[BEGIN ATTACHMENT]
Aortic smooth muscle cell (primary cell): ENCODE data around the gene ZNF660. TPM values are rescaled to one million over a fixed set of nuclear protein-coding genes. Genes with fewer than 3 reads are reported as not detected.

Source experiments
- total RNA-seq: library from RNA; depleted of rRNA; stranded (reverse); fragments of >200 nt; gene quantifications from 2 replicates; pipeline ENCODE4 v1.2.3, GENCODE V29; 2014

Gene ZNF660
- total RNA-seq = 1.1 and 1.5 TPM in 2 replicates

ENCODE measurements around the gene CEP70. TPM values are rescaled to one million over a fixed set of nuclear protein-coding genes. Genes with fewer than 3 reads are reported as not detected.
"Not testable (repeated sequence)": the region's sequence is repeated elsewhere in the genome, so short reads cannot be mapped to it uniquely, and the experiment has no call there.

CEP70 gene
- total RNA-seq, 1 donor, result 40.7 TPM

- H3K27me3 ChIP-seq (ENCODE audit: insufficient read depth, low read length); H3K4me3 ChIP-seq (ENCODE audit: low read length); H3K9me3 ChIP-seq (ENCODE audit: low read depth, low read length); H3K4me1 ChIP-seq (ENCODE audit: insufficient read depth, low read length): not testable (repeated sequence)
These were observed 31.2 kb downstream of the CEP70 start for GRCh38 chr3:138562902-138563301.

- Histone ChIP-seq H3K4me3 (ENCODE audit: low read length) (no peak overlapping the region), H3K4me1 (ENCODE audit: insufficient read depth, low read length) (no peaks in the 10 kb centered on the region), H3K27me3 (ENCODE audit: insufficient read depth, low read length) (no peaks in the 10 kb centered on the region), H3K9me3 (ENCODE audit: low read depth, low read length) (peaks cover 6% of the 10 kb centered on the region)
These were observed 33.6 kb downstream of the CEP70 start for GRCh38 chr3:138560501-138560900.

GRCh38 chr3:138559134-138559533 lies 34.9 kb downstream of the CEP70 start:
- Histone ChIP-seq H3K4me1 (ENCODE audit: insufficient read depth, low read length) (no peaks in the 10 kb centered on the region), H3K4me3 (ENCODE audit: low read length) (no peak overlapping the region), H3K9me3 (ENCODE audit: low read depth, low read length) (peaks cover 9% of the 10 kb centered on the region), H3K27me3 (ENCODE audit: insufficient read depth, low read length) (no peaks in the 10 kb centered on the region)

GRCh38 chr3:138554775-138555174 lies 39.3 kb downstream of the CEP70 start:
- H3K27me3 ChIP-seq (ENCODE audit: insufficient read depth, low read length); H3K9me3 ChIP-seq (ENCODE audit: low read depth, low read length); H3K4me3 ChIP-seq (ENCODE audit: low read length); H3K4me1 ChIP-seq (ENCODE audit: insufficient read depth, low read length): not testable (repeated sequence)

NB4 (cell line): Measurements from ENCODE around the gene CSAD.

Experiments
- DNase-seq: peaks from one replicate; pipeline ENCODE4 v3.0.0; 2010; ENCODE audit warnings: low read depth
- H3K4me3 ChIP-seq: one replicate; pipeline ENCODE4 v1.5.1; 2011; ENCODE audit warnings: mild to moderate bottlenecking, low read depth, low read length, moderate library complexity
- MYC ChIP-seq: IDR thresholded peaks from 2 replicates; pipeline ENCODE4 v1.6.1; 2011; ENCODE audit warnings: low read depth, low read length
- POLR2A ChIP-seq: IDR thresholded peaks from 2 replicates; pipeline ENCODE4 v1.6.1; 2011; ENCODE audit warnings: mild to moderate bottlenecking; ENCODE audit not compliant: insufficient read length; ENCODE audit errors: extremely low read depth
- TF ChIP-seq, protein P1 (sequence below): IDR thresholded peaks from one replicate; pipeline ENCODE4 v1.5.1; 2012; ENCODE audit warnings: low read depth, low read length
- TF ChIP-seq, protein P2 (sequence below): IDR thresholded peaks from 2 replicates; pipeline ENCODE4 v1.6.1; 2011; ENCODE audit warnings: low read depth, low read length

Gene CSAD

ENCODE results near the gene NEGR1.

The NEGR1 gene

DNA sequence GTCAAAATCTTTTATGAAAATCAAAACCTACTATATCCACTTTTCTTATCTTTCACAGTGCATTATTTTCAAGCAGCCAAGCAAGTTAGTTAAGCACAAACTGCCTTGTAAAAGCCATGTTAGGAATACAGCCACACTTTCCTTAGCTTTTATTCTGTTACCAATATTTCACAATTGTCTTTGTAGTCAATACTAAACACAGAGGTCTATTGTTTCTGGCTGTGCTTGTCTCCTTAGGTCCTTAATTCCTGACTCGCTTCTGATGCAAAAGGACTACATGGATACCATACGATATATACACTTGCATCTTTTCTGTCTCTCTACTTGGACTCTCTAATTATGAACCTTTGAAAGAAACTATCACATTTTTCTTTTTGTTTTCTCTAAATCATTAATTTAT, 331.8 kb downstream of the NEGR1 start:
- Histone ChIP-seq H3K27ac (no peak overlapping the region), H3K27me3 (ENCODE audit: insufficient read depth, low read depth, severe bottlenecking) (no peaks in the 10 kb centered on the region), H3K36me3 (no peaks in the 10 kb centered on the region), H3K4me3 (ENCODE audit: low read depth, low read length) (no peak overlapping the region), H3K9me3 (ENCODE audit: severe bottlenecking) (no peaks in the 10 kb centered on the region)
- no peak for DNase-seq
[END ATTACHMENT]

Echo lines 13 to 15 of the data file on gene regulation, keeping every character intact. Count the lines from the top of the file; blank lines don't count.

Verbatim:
These were observed 33.6 kb downstream of the CEP70 start for GRCh38 chr3:138560501-138560900.

GRCh38 chr3:138559134-138559533 lies 34.9 kb downstream of the CEP70 start:
- Histone ChIP-seq H3K4me1 (ENCODE audit: insufficient read depth, low read length) (no peaks in the 10 kb centered on the region), H3K4me3 (ENCODE audit: low read length) (no peak overlapping the region), H3K9me3 (ENCODE audit: low read depth, low read length) (peaks cover 9% of the 10 kb centered on the region), H3K27me3 (ENCODE audit: insufficient read depth, low read length) (no peaks in the 10 kb centered on the region)